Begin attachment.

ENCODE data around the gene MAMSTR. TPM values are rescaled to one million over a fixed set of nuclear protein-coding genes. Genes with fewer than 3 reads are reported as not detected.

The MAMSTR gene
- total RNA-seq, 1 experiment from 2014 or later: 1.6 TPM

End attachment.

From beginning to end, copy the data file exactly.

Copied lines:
ENCODE data around the gene MAMSTR. TPM values are rescaled to one million over a fixed set of nuclear protein-coding genes. Genes with fewer than 3 reads are reported as not detected.

The MAMSTR gene
- total RNA-seq, 1 experiment from 2014 or later: 1.6 TPM